“Please who’s Tunji Gbadamosi in this class?”

Bisi gestured her head to a guy sitting at the corner staring absentmindedly at the rest of the class. He looked bored to tears.

“Wow… I don’t think I’ve ever noticed him before.”

“Why are you now asking about him now?” Margaret asked curiously.

“It’s my brother that asked o, not me.” Nneka said hastily, before they got the impression she was interested in him. They would jump at the slightest possibility if she doesn’t clear the air.

“What does your brother want with Tunji sef? That one doesn’t talk to anyone.”

I can see why Mustapha finds him even the least bit interesting.

“I know? Is it my business? See him at the door Amaka, go and ask him yourself.”

With that she walked back to meet Mustapha and tried to describe Tunji without drawing attention to them.

“That one at the corner staring at God knows what.”

Mustapha turned to look at him properly, and ended up freezing like he literally got put in a cold room. Nneka looked her brother worriedly.

“Mustapha what’s wrong?”

Mustapha thawed at the sound of his sister’s voice, but he didn’t answer. He chose to run instead, with a confused Nneka hot at his heels. She knew he couldn’t use his super speed with everyone around, but he was still a good runner without it.

“Mustapha wait now!”

Mustapha complied and turned around to face Nneka, who was breathing heavily.

“What’s your problem?!” she said angrily.

“That guy… he looks just like… just like…”

“Just like what Mustapha? Spit it out.”

Tears rolled down his cheek as the words forced their way out of his throat in between sobs.

“Mama that guy looks like my brother!”

Abiye was excited. They were going to be a “small movie”, as the teacher put it. Everybody wriggled eagerly in their seats as they shut the blinds so the projector could stand out clearer. The documentary was about rearing farm animals. As the narrator talked about the outdoor habits of the goat, Abiye shifted in his seat uncomfortably.

He detested animal documentaries.

In the facility he was made to stare at the screen for countless hours staring at different animals, understanding their lifestyle until he was able to turn into them and act like them.

He started to breathe heavily. He raised a reluctant hand, much to the annoyance of his classmates, as his hand was casting a shadow on the whiteboard.

“Yes, Abiye.”

“May I please be allowed to use the bathroom?”

“Wait a few minutes dear. When the movie is over you’ll be allowed to go.”

Abiye hung his head and shut his eyes tight, trying to block out the images of the goat he had seen earlier. But he couldn’t drown out the sound of the goats bleating.

“Please ma… Please let me go to the bathroom.”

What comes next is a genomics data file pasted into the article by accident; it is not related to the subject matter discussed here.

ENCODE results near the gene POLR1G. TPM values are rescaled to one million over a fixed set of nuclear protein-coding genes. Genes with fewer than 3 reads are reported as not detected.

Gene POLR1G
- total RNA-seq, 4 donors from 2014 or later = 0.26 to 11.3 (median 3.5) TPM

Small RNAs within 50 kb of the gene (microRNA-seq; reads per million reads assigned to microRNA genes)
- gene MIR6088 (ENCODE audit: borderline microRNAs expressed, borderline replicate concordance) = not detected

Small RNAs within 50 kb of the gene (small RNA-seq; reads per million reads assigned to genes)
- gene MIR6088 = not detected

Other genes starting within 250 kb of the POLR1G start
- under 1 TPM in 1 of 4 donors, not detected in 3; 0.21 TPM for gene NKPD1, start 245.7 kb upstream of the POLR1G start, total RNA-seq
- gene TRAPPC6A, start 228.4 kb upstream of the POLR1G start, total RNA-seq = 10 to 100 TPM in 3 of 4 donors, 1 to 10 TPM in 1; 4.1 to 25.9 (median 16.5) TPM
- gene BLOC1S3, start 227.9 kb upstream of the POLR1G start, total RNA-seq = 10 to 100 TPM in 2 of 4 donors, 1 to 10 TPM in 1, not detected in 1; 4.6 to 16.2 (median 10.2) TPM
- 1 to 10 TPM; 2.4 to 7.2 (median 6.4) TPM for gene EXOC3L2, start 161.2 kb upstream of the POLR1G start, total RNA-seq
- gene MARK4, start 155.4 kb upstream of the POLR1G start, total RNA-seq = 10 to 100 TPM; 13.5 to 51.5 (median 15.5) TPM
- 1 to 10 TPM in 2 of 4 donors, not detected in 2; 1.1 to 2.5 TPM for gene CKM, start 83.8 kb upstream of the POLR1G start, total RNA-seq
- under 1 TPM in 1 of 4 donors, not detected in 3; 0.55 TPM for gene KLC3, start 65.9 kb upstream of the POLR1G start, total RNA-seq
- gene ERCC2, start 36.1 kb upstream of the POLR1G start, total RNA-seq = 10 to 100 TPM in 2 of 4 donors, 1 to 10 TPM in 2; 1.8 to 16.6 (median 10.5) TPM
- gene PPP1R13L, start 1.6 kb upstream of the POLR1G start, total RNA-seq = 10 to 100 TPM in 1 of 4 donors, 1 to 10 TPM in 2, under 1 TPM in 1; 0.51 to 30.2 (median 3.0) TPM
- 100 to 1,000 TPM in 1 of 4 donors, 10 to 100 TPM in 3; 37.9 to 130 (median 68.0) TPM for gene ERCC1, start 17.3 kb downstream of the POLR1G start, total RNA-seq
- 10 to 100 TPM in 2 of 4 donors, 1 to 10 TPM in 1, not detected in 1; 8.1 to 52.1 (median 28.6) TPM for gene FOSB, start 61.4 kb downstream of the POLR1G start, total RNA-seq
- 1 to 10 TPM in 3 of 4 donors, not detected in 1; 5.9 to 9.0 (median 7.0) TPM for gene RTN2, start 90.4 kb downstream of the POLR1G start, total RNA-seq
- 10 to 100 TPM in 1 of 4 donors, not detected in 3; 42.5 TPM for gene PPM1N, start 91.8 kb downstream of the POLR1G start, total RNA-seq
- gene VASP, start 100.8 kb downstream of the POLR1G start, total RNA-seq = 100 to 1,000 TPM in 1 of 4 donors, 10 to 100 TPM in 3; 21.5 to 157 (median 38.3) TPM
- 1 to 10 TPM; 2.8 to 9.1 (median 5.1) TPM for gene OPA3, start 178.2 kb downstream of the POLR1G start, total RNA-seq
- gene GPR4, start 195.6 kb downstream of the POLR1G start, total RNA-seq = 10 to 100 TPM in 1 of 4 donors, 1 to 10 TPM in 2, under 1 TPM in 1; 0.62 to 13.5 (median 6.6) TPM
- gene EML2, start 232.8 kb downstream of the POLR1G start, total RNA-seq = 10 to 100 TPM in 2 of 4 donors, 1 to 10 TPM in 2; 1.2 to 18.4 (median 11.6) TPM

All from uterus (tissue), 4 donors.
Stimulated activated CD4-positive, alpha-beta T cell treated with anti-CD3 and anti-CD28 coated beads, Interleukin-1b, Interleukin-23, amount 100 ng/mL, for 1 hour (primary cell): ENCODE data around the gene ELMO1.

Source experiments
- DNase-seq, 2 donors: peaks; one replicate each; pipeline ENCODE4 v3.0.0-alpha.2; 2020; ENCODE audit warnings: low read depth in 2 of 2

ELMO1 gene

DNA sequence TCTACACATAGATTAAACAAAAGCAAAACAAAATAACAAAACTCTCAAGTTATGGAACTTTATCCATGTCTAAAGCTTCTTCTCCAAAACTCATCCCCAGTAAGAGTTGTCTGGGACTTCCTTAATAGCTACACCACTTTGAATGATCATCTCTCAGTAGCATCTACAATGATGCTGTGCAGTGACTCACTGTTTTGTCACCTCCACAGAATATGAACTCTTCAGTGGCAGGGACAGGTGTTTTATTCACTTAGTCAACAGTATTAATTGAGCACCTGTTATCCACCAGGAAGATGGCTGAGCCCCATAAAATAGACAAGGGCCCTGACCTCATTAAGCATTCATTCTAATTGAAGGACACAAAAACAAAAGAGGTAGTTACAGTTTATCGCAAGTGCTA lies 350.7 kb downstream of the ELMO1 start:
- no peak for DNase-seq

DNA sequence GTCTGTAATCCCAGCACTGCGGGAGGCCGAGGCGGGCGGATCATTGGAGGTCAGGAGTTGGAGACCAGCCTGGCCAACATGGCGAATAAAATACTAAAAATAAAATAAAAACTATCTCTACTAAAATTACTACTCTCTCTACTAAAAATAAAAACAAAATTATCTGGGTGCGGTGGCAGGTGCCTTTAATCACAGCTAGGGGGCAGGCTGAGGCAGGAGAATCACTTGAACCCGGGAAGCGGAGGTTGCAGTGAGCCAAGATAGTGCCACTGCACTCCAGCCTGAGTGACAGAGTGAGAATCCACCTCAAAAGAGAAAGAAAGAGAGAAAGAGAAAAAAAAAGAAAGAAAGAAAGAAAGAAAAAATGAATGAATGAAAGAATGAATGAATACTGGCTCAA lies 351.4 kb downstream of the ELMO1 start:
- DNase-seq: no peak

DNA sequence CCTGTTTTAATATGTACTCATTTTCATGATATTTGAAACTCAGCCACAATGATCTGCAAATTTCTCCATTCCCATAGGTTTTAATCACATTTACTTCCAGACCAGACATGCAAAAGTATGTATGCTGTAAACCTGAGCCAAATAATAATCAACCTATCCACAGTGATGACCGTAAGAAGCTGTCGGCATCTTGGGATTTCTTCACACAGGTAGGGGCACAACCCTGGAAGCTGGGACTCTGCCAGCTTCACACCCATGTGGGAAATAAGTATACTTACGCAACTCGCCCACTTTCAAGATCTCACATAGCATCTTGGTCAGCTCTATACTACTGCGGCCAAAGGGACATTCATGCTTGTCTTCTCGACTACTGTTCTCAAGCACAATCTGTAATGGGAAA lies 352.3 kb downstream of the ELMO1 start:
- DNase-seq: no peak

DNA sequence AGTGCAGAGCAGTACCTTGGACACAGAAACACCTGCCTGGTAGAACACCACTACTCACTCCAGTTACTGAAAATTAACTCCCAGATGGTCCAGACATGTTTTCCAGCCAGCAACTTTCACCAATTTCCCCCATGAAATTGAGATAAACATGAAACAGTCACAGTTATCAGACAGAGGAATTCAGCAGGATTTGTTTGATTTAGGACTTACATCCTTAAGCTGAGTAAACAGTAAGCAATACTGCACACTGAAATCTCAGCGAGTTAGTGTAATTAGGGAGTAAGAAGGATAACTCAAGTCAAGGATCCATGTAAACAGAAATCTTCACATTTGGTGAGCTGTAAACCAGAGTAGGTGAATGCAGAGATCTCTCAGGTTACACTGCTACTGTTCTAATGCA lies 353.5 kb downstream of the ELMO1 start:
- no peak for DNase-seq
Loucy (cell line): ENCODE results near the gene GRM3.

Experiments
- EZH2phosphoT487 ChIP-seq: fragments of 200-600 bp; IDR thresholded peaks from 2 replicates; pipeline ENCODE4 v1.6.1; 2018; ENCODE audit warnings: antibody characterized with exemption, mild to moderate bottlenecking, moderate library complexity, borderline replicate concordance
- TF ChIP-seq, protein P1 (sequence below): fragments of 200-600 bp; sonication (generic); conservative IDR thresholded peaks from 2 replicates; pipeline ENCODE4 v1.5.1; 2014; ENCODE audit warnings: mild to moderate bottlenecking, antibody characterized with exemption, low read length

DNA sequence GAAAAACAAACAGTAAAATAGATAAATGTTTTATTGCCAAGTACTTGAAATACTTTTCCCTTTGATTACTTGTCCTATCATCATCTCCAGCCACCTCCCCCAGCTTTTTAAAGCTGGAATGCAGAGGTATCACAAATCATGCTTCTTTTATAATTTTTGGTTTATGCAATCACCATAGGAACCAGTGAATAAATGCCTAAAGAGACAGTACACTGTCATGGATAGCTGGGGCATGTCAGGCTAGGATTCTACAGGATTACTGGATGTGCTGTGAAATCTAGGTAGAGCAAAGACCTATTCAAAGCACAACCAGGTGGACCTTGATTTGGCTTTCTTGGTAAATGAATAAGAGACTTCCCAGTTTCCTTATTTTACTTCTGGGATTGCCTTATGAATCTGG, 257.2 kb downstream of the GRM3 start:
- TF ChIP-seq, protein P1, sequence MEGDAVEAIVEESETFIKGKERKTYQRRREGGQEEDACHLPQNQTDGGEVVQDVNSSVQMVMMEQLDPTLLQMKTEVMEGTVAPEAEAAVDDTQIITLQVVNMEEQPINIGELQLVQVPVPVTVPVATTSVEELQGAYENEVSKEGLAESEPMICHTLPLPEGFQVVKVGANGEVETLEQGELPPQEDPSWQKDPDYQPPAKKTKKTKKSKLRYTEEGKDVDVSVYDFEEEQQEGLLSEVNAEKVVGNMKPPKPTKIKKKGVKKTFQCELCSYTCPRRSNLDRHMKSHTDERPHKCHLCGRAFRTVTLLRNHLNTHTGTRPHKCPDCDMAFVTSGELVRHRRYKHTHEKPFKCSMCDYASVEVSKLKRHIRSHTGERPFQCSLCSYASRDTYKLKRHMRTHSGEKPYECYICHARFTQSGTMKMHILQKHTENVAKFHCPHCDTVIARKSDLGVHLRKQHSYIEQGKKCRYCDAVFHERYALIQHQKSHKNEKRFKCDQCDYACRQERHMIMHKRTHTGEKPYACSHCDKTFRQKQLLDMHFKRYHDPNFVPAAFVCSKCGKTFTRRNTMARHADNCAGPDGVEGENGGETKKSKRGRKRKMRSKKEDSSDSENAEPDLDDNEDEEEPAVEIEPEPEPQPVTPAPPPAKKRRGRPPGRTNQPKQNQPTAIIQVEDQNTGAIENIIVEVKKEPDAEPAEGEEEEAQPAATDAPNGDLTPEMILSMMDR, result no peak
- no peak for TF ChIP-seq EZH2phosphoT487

“Abiye… are you crying?”

Abiye opened his eyes and touched his face, surprised to find out that he was indeed shedding tears. She had put on the light, and everyone was looking at him.

“You can go.”

He dashed off for the bathroom, but not before he heard someone say that he was afraid of goats, much to the amusement of the rest of the class. He rushed into one of the stalls and locked it before sitting on the unopened toilet seat, sobbing uncontrollably.

“Please… not now… not now.” He said as he looked at his hands, letting out a small bleat before he could stop himself. He looked at his socked feet. They were slowly turning to hooves.

 

Aisha stared at her classmates tiredly. She now understood what Mustapha meant when he said she acted like she was forty. She couldn’t make decent conversation with her peers, they were into TV shows Abiye liked, and she never bothered to watch. She made a mental note to watch some with Abiye so she wouldn’t be left out in a discussion. But her lack of interest in TV shows and cartoons wasn’t her only shortcoming. The teachers liked her a lot, and her classmates had begun to call her a know it all. No one like an ITK (I-too-know). She took to spending her break time in one of the unused labs in the senior secondary wing. She didn’t want to tell her siblings her problem. They all seemed to have it together; she didn’t want to seem like the only one who didn’t.

While reading her encyclopedia she heard the sound of people running down the hallway, which was usual at that part of the school. As she was about to check what was happening she heard what was unmistakably Nneka’s voice.

“What’s your problem?!”

She sounded angry. Aisha cracked open the door to see Nneka breathing heavily. But before she could call her attention she heard Mustapha’s voice at the other end of the door. She froze.